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VI.
THE SUNDAY AT HOME.

HERE IS not a gift of God to man which has been so universally misunderstood and abused as the gift of the Sabbath day, - misunderstood and abused quite as much by the religious as by the irreligious. Handed from generation to generation, — always found in our homes and accepted there, — we have grown up thinking that woe remained for those who should depart by one jot or one tittle from the accustomed method of keeping it. The sanction of years has had with us the weight of authority, and wherever the New-Englander has gone, has gone with him, as a peculiar institution, the New England Sunday. I would not speak lightly of a day about which clusters so much that is sacred. I would not deny influences of good that have gone out from it. Stern, harsh, repulsive, exacting, we owe to it much of that which distinguishes New England character, and wins for it confidence and respect. I honor the day. I

believe in its capacity for good. I respect the memory of those grim old men who fashioned and transmitted it to us, while I long to see a more thoroughly Christian spirit pervading it. Ours has been too long rather the Jew’s Sabbath than the Christian’s Sunday. I would still wish to remember the Sabbath to keep it holy; but it should be with the holiness of the spirit of the religion of Jesus, not with that of the letter of Moses. Nothing can be clearer than the abrogation of the Jewish Sabbath. The Saviour more than once showed that its ceremonies and forms, and its idea of rest, had no place under his religion. He said that “the Sabbath was made for man, and not man for the Sabbath.” Man was not to conform to it, but it was to conform to man, changing its methods and modes as the changing circumstances of man required. He was not to be the slave, but the lord of the Sabbath. It may have all been very well that the Jew should keep the day as he did. It was, perhaps, the best way for him. It may be that the Puritan kept it in the best way for himself and his age ; but that Puritan strictness and narrowness are desirable, or can be efficacious, in our day, were it not for the power of education and prejudice, no one would allow, and the persistent attempts to force an observance upon a generation every way unlike those going before, is producing pernicious and lasting, if not fatal, results. Many, both of the older and younger, are repelled from the day, or observe it only in form, to whom it would be holiest and welcomest if it came in the broad and liberal spirit of the Gospel; while others, frowned upon by those who take to themselves the exclusive spirit of sanctity, are using it to truest advantage. Another generation will not pass without a radical change in the keeping of holy time. There are signs which make that sure. How shall I best spend the Sunday is the anxious question of many, and the patent answer less and less suffices. Not the indifferent and the scoffer, but the man of serious faith and devout life, begins to doubt of so much church-going, of such exclusive religious and public use of the day. I am free to confess that I believe the Sunday will only be safely and sacredly used when it shall be made to minister to a man’s domestic and social needs quite as much as his religious. One of the gravest objections to the popular method of keeping Sunday — I mean the popular religious method —is that it leaves nothing to the home, or, more truly, requires nothing of the home. Before the domestic duties of the day have fairly subsided, the bell proclaims that the hour of morning service has come. An early dinner hardly gives time for a prompt appearance at the Sunday school, and the close of the afternoon service finds old and young pretty thoroughly weary, and longing for some little relaxing. If now the Sunday-school lesson for the next Sunday is to be learned, and after tea the evening meeting of some sort attended, where is the room for the home 2 And what has the home to do with and what does the home for hundreds and thousands of families in our land, with whom God's blessed day of peace and joy and rest is a series of public exhortations, to the excitements or instructions of which the whole Sunday duty is narrowed 2 We have no warrant for such a state of things in revelation or reason or common sense; and yet thousands of reasonable and common-sense people “drag this dead weight of the Sunday” with them through life, supposing that so they do God service. Do we not do a better service when we keep a proper equilibrium among our duties and employments, – when we let the overgrowth of no one overshadow or destroy any other ? If the Sabbath was made for man, it was made for man in the home, just as surely as for man in the church, and he who, through devotedness to his church, leaves the home to itself, does not remember the Sabbath day to keep it holy. The Jewish day was reckoned from sunset to sunset. The Jewish Sabbath, consequently, began with the setting sun of the day previous, – if such an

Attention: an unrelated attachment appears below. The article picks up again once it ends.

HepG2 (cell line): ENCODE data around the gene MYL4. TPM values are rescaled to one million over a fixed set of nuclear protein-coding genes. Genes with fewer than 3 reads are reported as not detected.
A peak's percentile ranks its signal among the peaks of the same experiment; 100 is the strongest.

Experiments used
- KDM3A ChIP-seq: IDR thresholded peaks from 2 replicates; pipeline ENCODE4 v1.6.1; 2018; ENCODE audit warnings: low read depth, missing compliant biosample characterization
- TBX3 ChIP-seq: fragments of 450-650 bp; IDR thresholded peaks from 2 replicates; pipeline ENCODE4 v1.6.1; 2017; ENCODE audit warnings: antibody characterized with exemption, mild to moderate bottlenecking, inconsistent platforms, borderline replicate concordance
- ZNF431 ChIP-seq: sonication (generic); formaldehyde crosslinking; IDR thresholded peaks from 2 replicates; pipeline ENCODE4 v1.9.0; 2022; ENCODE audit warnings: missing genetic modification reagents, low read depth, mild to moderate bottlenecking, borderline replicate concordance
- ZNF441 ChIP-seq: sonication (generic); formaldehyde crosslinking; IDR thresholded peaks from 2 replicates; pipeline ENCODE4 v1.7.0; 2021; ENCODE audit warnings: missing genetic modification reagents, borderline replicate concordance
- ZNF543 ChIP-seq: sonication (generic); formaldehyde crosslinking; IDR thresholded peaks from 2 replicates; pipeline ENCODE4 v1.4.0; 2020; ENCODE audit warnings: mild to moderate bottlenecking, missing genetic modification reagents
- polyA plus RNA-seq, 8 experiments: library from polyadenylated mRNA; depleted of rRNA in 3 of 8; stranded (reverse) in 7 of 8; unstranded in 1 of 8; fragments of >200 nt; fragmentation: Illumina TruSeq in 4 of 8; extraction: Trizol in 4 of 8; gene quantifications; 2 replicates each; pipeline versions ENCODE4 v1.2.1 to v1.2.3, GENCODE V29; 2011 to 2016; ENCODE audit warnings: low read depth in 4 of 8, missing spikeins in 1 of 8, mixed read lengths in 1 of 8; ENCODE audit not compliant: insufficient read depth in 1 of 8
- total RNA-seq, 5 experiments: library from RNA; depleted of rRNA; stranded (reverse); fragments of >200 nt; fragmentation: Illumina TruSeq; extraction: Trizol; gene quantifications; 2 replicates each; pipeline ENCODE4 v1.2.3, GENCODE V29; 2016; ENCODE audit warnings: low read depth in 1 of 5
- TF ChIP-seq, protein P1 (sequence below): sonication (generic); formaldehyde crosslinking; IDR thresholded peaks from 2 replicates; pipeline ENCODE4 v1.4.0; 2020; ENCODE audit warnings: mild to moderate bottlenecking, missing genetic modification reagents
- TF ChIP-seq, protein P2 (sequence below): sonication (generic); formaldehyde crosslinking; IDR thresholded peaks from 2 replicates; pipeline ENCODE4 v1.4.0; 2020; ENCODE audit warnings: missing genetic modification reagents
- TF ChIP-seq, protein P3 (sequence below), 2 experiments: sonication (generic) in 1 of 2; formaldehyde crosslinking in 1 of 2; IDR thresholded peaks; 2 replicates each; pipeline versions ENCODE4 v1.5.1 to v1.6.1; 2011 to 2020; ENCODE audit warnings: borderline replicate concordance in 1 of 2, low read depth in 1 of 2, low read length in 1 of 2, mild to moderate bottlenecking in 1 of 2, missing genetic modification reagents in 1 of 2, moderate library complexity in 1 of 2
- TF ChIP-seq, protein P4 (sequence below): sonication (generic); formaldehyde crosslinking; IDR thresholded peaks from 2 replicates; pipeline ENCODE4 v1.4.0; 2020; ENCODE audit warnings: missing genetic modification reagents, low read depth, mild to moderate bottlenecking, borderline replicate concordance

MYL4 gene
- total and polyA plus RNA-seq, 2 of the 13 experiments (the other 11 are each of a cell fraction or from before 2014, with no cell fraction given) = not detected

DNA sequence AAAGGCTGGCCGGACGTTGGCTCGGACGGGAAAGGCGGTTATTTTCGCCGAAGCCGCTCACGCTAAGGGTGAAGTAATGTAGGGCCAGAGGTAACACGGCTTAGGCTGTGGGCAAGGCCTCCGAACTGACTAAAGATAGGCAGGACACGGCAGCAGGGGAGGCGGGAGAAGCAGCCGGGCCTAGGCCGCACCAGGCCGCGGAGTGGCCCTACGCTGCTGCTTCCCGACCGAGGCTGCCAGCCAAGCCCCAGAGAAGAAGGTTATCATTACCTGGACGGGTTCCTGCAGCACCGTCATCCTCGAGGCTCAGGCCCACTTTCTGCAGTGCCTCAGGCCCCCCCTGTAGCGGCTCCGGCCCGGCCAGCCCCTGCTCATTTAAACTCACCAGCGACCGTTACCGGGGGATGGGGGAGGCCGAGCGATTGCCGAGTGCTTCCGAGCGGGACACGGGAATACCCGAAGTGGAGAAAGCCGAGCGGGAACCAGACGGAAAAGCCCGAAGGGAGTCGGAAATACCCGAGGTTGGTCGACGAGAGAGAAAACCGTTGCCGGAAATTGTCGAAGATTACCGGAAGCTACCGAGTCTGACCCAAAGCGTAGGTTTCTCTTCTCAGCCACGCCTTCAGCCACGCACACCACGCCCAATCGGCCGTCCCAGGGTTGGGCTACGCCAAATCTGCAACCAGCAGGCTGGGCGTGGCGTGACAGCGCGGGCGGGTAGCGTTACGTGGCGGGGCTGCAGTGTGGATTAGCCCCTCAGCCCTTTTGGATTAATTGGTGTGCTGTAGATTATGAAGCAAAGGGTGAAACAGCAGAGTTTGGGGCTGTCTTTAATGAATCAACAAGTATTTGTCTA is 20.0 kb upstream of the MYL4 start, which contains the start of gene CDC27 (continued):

expression be allowable. The Puritans, who were rather Jewish than Christian in their faith and their forms, imitated this custom, and, as it was called, “kept." Saturday night as a sort of preparation. There was an element of truth and value in that, though carried by them to an extreme. It chanced that a part of my boyhood was passed upon the Connecticut River, where then lingered, in all its force, the old Puritan rigor of faith and conduct and form. The sinking of the Saturday's sun was a thing of dread to us children, for it ushered in the long, weary, monotonous Sabbath, born, as we thought, out of due time. In the short winter days, how soon that setting came, and then woe to that luckless youngster whom the desire for one coast more, or one more skate over the pond, prevented from reaching home before the stars came out. My own was a harder case than most, — for those under whose charge I was had brought with them from their homes the habit of observing the Sunday evening, while the community in which they resided demanded as scrupulous observance of Saturday evening; so that I, instead of escaping both, as I ought, was compelled to keep both. I can see now those Sunday suns sinking in the west. Anxious eyes, through the village and at the farmhouse windows, wait for the last ray, and then, as the cautious father decides that Sunday is really past, the doors fly open, boys and girls rush out to play, and